Gold is down despite the printing press! Commodities are down! Peak OIL is not the topic anymore. Home prices have moved up with record low cost of lending and tremendous FED help. Stock market defied gravity in 2013 and is holding up so far. But how far can it go? Is the turn near once again? The financial community always wonders the answer to such question but there is no crystal ball. Though technical analysis may help us understand the landscape so that we may adjust our expectations. So what is the landscape like today? I may not be Santa Claus, but I have an early present for you this year. It’s 15 charts of financial markets with analysis by Robert Prechter, the president of Elliott Wave International.
He created these charts – which cover markets like the S&P 500, NASDAQ, gold, and mutual funds – to explain where financial markets have been and where they are headed. These are not your typical price charts. They combine history and patterns to tell the story clearly, all from his distinctly different point of view. With this information, his Elliott Wave Theorist subscribers are now prepared for 2014. And you can be, too, because you can get the full 10-page issue, for free.
Elliott Wave International hasn’t offered a free issue from Bob in quite some time, but they feel that the message of this issue is extremely important and can provide you with an outlook for 2014 that you shouldn’t miss.
Prechter says that “charts speak the truth.” Here is your chance to see what truths these charts are telling. If a picture is worth a thousand words, then this publication is like reading more than 15,000 words of his market analysis.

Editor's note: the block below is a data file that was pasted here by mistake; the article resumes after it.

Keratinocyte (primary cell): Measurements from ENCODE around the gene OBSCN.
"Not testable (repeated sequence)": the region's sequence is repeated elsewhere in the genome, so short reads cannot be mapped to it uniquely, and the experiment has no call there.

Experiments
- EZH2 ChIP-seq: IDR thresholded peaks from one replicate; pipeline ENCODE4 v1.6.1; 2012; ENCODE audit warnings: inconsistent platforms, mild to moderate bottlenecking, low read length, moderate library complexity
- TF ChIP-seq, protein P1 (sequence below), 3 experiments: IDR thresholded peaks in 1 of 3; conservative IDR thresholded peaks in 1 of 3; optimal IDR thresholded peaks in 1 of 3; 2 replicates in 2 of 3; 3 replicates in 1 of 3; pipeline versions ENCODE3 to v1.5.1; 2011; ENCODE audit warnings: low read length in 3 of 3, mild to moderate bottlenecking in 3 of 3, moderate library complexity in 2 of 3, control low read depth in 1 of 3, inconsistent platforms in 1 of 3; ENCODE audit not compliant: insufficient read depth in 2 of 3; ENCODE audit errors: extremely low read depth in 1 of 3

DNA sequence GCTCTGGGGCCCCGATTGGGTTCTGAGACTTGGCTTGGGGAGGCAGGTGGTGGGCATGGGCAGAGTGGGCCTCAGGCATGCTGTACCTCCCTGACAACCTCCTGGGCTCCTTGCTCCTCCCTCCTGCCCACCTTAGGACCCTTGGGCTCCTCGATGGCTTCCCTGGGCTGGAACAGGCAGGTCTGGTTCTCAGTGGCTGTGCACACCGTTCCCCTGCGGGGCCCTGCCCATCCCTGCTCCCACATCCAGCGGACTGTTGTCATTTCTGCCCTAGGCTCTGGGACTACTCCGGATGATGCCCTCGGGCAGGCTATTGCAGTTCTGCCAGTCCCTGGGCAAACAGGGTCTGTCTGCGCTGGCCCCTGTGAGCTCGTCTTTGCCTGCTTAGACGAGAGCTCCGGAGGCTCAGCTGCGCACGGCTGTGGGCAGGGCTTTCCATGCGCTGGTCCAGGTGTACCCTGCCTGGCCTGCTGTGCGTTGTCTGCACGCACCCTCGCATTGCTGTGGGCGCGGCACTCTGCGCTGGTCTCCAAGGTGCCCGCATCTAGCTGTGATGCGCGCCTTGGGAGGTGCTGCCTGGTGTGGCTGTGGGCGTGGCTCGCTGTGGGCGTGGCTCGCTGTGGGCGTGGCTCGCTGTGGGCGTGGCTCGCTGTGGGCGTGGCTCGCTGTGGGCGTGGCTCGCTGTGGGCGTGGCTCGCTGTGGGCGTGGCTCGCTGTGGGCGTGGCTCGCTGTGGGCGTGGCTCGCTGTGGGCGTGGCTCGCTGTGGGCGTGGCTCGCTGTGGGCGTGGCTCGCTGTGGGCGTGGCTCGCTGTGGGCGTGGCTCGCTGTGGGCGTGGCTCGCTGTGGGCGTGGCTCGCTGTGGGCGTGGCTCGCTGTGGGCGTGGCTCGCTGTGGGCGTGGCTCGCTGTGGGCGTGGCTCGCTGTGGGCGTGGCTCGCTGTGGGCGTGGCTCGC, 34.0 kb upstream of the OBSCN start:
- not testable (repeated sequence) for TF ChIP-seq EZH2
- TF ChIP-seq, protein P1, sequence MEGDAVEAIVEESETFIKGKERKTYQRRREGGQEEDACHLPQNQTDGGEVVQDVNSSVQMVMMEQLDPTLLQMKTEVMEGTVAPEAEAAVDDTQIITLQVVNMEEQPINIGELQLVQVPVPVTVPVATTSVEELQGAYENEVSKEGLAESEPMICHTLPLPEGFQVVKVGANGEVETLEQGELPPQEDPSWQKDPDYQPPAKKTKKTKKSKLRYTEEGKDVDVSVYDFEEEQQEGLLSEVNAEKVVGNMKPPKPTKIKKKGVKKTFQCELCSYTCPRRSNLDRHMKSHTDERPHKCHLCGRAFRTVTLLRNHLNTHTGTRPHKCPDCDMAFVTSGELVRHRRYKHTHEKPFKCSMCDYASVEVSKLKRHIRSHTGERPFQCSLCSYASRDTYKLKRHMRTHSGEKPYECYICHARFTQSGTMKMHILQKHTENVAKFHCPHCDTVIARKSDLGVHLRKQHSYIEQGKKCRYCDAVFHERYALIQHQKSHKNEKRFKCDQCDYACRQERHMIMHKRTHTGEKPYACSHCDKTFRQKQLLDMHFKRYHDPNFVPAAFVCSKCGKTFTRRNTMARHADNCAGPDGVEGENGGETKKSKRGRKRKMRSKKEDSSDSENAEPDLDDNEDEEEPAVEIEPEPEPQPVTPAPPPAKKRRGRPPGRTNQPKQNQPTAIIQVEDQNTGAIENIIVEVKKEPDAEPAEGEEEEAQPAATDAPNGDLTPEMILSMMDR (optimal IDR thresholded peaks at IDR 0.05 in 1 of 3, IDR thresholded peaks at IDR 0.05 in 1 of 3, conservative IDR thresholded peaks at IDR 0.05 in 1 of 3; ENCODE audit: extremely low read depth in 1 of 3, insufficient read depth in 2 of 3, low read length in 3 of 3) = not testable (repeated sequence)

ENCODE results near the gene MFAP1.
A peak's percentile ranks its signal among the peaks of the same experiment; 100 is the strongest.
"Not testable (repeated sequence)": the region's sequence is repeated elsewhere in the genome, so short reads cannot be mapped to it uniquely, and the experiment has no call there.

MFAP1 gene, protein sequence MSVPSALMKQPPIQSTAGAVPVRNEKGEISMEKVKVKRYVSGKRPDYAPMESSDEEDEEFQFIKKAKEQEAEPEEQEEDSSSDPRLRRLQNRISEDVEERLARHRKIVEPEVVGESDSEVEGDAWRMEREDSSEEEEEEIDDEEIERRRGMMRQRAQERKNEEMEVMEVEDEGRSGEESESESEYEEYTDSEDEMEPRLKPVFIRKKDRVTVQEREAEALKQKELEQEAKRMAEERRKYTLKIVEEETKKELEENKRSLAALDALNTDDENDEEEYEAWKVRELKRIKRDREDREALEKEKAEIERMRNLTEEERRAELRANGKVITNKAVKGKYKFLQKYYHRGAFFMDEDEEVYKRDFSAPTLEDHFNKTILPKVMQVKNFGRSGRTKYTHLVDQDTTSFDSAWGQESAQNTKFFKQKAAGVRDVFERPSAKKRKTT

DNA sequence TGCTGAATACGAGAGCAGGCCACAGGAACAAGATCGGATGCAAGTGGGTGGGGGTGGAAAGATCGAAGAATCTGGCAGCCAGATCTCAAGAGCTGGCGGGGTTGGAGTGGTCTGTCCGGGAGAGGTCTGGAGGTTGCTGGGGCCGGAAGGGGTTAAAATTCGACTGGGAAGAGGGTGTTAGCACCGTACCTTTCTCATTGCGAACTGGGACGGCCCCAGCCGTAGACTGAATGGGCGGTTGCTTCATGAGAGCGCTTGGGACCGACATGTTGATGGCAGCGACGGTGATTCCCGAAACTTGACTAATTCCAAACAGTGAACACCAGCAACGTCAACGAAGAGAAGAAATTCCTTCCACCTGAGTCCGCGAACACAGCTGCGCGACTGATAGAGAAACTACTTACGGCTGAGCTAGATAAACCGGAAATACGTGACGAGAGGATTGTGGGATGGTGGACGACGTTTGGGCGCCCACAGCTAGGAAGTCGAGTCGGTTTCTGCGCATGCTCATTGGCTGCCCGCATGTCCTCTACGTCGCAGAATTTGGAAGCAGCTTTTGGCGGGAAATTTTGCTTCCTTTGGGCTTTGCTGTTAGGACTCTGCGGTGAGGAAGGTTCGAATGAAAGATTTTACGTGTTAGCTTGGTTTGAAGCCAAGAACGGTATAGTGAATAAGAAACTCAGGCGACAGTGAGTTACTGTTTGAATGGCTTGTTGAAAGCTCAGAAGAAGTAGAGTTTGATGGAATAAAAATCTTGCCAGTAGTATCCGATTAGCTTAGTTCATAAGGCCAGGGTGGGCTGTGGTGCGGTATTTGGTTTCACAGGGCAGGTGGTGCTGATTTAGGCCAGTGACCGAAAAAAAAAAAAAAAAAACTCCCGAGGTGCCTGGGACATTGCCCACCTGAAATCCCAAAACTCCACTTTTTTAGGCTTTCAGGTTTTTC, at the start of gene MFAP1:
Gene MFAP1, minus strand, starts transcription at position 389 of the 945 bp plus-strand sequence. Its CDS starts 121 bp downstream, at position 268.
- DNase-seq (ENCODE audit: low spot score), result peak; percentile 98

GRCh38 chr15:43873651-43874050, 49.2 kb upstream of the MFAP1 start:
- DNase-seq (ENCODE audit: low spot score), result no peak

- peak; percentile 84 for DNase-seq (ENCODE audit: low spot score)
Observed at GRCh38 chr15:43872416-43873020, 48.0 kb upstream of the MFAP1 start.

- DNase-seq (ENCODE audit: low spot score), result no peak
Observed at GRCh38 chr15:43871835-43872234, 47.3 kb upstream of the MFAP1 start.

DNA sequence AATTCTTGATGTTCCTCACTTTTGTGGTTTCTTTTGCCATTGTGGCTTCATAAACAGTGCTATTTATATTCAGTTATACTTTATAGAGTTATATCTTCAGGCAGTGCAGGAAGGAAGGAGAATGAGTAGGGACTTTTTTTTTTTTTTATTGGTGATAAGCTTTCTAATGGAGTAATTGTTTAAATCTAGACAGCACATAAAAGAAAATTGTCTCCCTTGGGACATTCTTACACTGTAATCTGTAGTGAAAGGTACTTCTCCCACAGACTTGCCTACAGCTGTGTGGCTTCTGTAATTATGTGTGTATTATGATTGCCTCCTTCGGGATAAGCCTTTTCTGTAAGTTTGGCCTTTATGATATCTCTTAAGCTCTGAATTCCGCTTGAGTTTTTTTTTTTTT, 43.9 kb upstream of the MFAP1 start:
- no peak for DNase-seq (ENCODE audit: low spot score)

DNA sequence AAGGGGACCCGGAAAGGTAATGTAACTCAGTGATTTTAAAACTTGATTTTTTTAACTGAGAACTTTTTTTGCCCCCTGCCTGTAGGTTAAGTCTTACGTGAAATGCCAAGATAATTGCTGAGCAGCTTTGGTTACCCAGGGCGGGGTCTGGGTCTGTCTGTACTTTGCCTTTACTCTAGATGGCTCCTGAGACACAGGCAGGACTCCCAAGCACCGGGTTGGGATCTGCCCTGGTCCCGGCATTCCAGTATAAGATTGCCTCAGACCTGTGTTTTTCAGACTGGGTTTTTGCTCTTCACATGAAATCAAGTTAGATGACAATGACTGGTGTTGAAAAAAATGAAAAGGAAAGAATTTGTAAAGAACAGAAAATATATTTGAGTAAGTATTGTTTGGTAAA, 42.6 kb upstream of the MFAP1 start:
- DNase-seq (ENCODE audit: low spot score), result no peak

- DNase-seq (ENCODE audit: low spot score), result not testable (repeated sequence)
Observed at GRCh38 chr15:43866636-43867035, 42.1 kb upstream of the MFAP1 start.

Pointer: Be sure to check out one of the interesting charts, which shows how Main Street investors actually see the markets better than Wall Street.
Click here to download a free copy of the 10-page issue of The Elliott Wave Theorist now.
P.S. It’s a once-in-a-blue-moon opportunity. And it’s free. See these 15 eye popping charts now.
3 thoughts on “15 Eye Popping Charts Reveal 2014 Forecast”
mrbill,It’s not a conflict of ineretst – it’s how you would expect it to be.If I run and investment company and I think that investing in Icelandic krf3na is the greatest thing to do, then you would expect my company to recommend that. That doesn’t mean I have a conflict of ineretst that means I’m principled enough to recommend what I actually believe.Note, it doesn’t mean I’m right.If of course I believe the opposite of what I recommend, then we have a problem…If he worked for the euro pacific that might be a conflict of ineretst. But since he owns it, if he thought the US was the best place to invest then that’s what euro pacific would be investing in.It can’t be any other way, it would make no sense for him to recommend doing something other than euro pacific does – that would be hypocritical. So i guess if that’s your definition of a conflict of ineretst then you have to choose an investment advisor to either have a conflict of ineretst or to be a hypocrite. I know which I’d choose.
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